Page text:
Kansas AG Derek Schmidt: Dakota Access Pipeline should maintain operations during legal battles to prevent food shortages amidst COVID-19 pandemic
(STL.News) – The Dakota Access Pipeline should continue operating while an environmental impact study remains pending because shutting down the pipeline would shift millions of barrels of oil to rail transportation, clogging the rail system at the expense of farmers and agribusinesses in the midst of the COVID-19 pandemic, Kansas Attorney General Derek Schmidt told a federal court in a legal brief filed last week.
Schmidt, along with the attorneys general of 13 other states, on Friday filed an amicus brief with the U.S. District Court for the District of Columbia arguing that if an easement allowing operation of the pipeline is vacated, the market will demand that as much North Dakota oil as possible be diverted to the railroads that currently transport grain produced in Kansas and the other states. Subsequently, that lack of rail transportation for grain would lead to higher transportation costs for Kansas farmers and agribusinesses and could contribute food shortages amidst the global COVID-19 pandemic.
Since the North Dakota oil ordinarily carries a higher value than grain, the attorneys general argue in the brief, shutting down the pipeline likely would displace railroad grain cargo in favor of oil and bring back transportation-market conditions that existed before the pipeline became operational in 2017. Some of those conditions included intractable railroad congestion, rotting grain that could not be moved for lack of rail capacity, higher food prices and, ultimately, a potential for food shortages.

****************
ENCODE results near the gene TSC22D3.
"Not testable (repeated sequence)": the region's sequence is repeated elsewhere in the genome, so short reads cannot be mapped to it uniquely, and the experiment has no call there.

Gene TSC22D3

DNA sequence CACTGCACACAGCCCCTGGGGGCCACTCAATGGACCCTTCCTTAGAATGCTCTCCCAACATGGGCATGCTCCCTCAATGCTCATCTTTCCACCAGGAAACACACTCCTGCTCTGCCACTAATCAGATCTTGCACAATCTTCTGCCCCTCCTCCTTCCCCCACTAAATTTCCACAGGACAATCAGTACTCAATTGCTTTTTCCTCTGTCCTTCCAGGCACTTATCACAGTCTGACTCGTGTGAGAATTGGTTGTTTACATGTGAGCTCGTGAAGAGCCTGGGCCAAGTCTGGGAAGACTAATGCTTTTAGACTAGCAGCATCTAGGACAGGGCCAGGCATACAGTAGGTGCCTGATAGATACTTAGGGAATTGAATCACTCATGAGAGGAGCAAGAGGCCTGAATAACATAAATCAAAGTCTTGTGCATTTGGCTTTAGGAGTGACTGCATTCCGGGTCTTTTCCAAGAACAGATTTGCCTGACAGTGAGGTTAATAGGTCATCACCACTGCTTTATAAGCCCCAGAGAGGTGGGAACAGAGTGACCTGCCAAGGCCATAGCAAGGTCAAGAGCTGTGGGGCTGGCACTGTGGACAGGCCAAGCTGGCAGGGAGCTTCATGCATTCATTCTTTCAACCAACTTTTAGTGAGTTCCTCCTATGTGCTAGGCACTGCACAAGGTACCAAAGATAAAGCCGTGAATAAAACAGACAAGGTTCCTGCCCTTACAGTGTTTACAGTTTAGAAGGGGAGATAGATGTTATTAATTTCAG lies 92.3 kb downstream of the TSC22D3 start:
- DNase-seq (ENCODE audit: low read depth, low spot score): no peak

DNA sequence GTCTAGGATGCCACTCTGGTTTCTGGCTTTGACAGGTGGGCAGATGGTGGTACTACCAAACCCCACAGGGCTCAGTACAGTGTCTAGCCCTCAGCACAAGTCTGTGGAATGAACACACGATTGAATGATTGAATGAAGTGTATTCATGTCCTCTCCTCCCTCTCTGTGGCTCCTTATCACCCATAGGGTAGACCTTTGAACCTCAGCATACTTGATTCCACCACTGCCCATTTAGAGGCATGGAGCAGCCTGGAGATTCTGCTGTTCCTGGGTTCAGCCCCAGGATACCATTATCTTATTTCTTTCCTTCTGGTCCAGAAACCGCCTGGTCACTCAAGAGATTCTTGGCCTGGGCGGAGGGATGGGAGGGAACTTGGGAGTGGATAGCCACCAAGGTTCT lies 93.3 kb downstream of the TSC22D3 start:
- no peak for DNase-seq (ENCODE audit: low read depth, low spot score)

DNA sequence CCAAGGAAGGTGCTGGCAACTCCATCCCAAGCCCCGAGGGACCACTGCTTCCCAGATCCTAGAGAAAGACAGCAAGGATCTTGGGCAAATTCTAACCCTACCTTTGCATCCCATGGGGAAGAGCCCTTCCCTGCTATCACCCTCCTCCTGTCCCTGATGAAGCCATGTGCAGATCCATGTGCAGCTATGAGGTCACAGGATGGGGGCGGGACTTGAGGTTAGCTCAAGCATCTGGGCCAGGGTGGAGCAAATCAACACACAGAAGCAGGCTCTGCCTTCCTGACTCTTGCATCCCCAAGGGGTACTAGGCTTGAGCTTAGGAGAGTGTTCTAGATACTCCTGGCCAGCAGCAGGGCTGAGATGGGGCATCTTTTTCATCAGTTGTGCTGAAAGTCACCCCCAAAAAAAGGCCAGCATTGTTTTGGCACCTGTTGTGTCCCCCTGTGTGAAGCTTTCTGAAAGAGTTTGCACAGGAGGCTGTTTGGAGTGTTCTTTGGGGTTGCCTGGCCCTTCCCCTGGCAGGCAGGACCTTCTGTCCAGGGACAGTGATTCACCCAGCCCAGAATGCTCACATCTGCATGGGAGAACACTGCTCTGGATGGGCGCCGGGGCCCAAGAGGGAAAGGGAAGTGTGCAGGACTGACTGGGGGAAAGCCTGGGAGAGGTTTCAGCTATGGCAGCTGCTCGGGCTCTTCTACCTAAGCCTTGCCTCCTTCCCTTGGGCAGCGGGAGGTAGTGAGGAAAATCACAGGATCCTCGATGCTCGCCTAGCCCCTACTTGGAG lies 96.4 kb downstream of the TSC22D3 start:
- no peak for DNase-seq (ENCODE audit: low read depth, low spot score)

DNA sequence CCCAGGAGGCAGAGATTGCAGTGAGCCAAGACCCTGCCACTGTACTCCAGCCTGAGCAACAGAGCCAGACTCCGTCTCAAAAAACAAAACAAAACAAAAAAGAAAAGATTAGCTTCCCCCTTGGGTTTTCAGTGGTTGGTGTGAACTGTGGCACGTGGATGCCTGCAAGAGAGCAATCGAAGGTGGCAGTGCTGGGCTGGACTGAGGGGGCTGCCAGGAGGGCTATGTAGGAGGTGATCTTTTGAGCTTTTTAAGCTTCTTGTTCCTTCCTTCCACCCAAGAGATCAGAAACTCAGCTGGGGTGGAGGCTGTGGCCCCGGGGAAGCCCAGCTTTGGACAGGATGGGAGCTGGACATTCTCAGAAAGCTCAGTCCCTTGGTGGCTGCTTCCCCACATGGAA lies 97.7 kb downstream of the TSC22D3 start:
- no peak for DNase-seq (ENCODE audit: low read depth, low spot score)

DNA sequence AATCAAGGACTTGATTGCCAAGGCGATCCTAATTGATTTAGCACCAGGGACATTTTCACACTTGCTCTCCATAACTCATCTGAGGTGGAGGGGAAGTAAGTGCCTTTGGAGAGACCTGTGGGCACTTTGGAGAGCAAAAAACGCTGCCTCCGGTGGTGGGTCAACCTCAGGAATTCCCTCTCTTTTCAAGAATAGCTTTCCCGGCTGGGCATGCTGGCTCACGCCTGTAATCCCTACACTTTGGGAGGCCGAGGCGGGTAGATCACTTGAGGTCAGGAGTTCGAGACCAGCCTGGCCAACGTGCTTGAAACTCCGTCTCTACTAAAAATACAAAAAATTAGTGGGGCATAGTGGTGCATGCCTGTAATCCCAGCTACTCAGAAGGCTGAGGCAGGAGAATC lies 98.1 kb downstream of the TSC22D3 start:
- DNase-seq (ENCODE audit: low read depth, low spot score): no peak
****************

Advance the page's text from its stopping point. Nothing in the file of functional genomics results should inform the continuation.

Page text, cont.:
“The grain processing industry, struggling during a short-term slow-down in demand during the COVID-19 pandemic, already faces challenging market conditions,” the attorneys general wrote in the brief. “If grain cannot be shipped from its origins and is stranded across the Midwest, swaths of grain customers with time-critical needs—such as animal feedlots that demand grain each day—would quickly fail, with staggering implications for animal welfare and food security. The most food-secure nation on earth could well experience food shortages, to say nothing of the consequences for developing nations whose industries and food security also rely on American grain exports.”